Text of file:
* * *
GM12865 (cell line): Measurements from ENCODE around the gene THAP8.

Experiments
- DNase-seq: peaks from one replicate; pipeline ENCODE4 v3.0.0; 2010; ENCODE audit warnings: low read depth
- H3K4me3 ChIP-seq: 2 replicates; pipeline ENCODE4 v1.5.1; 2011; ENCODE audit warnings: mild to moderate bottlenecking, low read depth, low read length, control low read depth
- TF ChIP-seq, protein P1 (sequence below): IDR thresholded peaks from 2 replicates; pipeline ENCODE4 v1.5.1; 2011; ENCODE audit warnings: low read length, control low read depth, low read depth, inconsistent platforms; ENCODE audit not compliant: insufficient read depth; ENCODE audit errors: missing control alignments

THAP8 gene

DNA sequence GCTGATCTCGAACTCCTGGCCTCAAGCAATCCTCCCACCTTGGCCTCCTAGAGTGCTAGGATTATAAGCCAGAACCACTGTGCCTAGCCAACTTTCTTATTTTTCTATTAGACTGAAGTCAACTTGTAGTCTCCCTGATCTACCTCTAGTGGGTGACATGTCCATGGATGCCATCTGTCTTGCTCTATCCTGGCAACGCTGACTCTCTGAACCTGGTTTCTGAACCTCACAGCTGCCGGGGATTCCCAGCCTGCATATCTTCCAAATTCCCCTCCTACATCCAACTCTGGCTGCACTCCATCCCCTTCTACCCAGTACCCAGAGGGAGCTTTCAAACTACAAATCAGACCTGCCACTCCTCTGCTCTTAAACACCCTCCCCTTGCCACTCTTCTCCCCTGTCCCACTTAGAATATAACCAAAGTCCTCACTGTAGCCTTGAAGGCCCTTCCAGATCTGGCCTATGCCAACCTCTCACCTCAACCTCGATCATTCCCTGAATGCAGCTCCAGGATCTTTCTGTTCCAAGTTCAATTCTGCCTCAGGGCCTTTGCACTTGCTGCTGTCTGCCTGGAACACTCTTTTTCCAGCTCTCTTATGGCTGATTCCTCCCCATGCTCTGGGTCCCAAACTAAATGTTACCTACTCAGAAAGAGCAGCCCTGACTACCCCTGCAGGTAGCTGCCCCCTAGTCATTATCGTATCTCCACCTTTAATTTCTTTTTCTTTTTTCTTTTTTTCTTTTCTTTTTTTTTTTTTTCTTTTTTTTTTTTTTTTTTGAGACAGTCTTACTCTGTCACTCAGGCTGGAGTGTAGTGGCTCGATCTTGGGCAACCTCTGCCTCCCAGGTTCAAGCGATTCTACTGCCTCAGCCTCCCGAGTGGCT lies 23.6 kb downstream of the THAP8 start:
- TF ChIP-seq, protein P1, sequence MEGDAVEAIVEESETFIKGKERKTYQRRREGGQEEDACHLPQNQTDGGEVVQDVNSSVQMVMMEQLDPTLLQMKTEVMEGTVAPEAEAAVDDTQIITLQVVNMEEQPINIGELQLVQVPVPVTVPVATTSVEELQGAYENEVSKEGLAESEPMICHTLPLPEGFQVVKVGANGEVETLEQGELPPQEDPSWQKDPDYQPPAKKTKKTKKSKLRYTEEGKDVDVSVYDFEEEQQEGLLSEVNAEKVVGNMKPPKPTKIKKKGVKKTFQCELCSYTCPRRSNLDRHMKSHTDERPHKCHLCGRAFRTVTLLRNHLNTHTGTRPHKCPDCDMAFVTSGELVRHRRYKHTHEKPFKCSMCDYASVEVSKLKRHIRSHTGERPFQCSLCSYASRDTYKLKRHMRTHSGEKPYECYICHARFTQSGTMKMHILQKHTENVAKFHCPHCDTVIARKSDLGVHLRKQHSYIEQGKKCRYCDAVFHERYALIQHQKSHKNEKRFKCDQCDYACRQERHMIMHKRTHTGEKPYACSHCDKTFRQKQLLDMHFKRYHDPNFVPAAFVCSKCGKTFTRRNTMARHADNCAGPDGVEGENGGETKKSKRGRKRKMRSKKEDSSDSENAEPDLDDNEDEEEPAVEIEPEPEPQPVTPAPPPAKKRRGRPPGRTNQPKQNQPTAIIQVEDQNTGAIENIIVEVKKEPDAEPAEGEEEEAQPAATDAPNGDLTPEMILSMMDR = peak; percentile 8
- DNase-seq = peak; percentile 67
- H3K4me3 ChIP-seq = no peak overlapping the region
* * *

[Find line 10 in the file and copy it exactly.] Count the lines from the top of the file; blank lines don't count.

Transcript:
- H3K4me3 ChIP-seq = no peak overlapping the region